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(Marketwatch)   Headline: 21-year old college student hacked 40 peoples' iPhones and stole their crypto currency and nude photos. Reality: He bribed an employee of the victim's cell phone carrier to do a sim card swap to his phone   (marketwatch.com) divider line
    More: Obvious, Mobile phone, Richard Yuan Li, GSM, Subscriber Identity Module, unsuspecting victims' SIMs, Authentication, Federal prosecutors, SIM-swap scam  
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360 clicks; posted to STEM » on 14 Sep 2021 at 1:13 PM (12 days ago)   |   Favorite    |   share:  Share on Twitter share via Email Share on Facebook



8 Comments     (+0 »)
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2021-09-14 12:11:06 PM  
So not really hacking. Identity theft, yes. But not hacking.

imgs.xkcd.comView Full Size
 
2021-09-14 1:17:05 PM  
The dude behind Celebgate emailed people asking for their passwords.
 
2021-09-14 1:18:56 PM  
Two consecutive typos... is subby having a key stroke?
 
2021-09-14 2:40:43 PM  
This just highlights an unspoken truth in the cyber/general/national-security community that even the most advanced technological defensive measures available in the world today just can't compete against simple human greed.
 
2021-09-14 3:51:23 PM  
I mean... yes?

That'd be accessing an information system you're not authorized to access by creating or obtaining credentials you're not supposed to have.  That's how hacking works, a major subset of cracking is literally called "social engineering".  Definitely the most successful subset, even.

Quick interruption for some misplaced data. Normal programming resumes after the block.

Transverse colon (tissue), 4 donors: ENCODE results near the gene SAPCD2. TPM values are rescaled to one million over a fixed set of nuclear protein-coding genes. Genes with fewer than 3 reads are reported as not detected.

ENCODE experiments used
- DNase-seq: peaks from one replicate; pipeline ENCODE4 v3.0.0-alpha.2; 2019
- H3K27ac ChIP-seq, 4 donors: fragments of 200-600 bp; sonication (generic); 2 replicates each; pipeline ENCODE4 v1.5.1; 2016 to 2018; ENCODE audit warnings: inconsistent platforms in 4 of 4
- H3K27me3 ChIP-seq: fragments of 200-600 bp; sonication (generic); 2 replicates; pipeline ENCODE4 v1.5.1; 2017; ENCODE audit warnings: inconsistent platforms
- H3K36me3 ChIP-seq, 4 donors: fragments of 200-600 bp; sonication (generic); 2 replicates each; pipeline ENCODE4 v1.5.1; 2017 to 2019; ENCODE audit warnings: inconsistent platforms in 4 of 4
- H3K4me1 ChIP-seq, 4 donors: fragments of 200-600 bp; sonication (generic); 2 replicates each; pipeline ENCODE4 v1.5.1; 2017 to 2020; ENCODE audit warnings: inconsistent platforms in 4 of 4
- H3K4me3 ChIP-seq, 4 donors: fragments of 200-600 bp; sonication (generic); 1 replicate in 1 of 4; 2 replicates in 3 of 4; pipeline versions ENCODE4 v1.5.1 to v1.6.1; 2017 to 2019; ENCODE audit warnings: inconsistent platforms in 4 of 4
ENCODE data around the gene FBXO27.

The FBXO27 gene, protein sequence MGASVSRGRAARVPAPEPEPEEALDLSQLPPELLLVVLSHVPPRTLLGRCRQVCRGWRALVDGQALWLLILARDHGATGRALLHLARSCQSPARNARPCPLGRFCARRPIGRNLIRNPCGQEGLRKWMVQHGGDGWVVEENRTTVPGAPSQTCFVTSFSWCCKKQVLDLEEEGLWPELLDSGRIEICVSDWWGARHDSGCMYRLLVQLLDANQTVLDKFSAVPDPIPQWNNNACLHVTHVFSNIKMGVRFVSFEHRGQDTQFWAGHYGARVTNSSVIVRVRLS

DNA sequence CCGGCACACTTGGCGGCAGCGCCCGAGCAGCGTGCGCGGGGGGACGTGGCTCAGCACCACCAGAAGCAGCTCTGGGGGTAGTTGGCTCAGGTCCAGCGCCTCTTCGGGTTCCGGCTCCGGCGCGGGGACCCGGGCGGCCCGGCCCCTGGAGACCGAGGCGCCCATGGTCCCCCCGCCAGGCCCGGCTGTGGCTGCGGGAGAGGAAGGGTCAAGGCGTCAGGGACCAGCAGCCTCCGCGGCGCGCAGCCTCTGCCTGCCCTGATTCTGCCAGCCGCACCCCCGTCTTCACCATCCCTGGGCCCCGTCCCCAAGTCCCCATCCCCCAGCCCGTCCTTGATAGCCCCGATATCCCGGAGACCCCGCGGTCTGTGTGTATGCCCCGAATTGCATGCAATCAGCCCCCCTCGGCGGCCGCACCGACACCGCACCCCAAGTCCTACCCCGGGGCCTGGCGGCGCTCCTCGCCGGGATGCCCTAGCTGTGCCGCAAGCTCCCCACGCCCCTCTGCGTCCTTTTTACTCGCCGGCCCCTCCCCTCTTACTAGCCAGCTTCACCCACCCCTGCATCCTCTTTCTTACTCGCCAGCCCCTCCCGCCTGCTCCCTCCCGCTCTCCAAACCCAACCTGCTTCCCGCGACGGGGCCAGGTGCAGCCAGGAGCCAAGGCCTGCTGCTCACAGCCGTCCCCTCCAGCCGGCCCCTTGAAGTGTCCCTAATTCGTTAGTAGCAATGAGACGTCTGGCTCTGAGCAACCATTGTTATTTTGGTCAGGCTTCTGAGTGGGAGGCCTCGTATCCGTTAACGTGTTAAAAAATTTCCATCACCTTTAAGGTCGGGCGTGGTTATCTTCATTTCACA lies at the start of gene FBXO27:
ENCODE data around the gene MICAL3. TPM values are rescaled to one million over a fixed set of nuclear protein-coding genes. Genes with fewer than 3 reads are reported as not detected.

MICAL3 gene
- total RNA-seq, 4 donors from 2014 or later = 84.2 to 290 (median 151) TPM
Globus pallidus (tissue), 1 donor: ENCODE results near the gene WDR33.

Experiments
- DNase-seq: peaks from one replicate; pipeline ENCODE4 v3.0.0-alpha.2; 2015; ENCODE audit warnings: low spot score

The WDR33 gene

Very rarely does hacking involve a magical wizard sitting in place meditating to channel the sacred digits through his farking chakras while special effects draw farking random characters in the reflection of his glasses, subby; even when it is a 500 pound pseudomystic doing something like the animist magic ritual you seem to think is involved, the specific automated task behind those sweet rotating green screensaver letters is spam e-mailing members of the company to get them to voluntarily input their password somewhere insecure, not directly attacking the actual digital infrastructure of anybody.  All direct attacks can really do nowadays is crash shiat, which is great for ransoming things but not exactly great for directly stealing money.

Like, if somebody steals your car by picking your car keys out of your pocket and driving off with it you don't just go like "well, he didn't really steal my car, did he?  He didn't hotwire it or force the door, therefore I must still have my car and there's no need to report it to the cops."  There's no farking specific narrow path that makes data intrusion "not hacking", it's a crime, not a farking game league with qualification requirements.
 
2021-09-14 4:25:43 PM  
Done in one.
 
2021-09-14 5:00:33 PM  
How does the carrier have access to anything? They might use 2FA to send you some code, but you still need usernames and passwords to go along with it. Anyone relying entirely on text messages for security is doomed.
 
2021-09-14 7:31:04 PM  
If you are so lazy you don't have the key to your crypto safely stored and enter it whenever you setup a new crypto wallet, and trust some sort of cloud app to manage your key, then you deserve to lose your crypto.
 
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